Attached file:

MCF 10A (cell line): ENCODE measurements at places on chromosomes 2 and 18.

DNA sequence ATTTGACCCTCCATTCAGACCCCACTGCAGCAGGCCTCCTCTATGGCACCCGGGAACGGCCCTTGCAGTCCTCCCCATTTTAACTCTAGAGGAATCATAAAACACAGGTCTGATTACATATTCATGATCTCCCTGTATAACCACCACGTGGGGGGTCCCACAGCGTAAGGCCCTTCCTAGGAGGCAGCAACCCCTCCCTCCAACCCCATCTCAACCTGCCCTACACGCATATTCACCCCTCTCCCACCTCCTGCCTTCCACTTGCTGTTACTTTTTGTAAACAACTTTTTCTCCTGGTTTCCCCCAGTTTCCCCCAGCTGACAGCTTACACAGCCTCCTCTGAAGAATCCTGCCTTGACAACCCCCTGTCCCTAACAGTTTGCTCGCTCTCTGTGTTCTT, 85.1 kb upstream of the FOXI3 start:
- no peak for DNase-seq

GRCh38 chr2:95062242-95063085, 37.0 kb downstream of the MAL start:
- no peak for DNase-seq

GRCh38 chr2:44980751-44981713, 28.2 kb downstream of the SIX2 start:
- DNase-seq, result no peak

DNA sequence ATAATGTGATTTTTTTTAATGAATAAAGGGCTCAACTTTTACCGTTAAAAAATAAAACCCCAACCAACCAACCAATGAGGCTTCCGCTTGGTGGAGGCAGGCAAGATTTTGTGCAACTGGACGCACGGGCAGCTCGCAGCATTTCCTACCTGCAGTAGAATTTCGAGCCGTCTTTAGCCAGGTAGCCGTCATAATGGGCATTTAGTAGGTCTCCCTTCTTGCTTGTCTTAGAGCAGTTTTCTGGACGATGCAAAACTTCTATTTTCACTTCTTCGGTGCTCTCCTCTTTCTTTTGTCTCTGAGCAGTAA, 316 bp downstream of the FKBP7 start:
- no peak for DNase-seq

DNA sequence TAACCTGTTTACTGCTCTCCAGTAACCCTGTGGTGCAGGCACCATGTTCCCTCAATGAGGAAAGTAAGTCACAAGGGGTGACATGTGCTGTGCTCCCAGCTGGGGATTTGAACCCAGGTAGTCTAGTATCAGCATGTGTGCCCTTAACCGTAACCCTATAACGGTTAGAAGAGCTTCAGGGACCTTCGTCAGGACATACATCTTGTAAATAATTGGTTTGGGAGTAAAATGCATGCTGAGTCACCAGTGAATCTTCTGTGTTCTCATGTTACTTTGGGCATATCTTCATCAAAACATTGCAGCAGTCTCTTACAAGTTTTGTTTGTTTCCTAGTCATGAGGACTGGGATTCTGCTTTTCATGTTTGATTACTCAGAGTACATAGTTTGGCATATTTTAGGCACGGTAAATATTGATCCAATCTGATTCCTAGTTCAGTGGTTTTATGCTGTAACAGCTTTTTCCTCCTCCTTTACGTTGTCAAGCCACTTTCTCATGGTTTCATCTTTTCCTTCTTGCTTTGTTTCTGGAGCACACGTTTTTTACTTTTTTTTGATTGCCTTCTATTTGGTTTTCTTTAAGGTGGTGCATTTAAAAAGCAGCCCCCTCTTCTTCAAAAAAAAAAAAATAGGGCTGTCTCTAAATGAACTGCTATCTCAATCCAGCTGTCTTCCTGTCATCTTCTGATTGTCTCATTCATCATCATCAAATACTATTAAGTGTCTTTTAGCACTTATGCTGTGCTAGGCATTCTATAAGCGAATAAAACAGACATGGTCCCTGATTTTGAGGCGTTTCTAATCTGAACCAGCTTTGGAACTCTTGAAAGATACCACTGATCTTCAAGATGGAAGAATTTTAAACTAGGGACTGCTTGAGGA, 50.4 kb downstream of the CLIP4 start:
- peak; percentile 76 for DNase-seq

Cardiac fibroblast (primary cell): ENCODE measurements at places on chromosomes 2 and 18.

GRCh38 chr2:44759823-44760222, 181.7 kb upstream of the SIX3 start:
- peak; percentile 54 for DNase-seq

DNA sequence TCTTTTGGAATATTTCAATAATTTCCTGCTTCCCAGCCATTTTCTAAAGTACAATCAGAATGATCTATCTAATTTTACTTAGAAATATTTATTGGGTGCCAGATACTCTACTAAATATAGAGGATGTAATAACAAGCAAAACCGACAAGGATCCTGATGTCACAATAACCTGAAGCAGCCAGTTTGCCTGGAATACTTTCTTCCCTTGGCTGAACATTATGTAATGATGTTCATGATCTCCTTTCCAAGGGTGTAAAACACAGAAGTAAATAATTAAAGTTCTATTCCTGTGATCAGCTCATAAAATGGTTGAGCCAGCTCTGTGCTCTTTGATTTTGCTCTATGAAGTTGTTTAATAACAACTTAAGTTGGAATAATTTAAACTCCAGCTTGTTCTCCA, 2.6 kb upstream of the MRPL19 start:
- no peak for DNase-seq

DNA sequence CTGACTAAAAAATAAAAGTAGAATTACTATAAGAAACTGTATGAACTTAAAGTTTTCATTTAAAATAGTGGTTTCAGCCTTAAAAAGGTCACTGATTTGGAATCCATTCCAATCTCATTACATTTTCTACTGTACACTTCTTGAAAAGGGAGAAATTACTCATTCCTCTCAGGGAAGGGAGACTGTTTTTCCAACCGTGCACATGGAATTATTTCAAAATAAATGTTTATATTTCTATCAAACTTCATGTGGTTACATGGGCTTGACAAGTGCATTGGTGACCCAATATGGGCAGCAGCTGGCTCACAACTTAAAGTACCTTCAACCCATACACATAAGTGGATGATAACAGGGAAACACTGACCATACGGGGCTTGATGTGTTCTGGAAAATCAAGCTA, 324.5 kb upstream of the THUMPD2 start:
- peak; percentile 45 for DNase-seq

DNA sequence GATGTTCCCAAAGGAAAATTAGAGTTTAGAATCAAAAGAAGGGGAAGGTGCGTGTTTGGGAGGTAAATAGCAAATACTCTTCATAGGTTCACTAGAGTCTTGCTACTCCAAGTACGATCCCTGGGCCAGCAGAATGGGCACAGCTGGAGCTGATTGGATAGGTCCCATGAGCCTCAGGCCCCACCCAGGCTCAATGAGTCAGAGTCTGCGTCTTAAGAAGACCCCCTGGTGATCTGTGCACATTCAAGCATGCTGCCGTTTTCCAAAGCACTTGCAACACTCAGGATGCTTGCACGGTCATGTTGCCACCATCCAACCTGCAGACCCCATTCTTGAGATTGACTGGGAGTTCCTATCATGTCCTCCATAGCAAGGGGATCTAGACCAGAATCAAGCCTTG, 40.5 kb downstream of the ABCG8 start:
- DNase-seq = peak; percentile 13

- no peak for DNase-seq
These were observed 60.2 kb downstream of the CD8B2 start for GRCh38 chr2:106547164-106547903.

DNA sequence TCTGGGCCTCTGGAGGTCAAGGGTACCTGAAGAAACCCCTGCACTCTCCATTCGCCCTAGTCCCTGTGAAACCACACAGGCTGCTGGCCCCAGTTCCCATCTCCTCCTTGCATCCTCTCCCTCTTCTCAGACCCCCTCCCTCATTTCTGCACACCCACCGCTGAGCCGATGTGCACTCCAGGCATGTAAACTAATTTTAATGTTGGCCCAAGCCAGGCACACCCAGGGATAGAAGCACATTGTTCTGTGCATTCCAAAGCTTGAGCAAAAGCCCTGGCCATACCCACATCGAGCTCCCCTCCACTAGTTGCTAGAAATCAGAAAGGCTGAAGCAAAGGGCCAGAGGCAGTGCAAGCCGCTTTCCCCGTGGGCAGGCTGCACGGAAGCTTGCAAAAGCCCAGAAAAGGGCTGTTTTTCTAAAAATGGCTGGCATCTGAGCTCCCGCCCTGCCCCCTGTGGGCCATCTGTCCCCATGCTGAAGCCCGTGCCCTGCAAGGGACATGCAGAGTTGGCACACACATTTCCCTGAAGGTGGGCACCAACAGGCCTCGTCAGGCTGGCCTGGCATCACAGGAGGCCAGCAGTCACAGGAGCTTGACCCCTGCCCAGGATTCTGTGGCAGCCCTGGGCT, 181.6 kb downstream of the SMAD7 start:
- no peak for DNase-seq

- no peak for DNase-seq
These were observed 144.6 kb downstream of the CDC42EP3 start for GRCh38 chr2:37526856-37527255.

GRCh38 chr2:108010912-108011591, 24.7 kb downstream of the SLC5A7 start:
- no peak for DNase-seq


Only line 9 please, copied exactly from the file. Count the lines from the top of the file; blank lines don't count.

- no peak for DNase-seq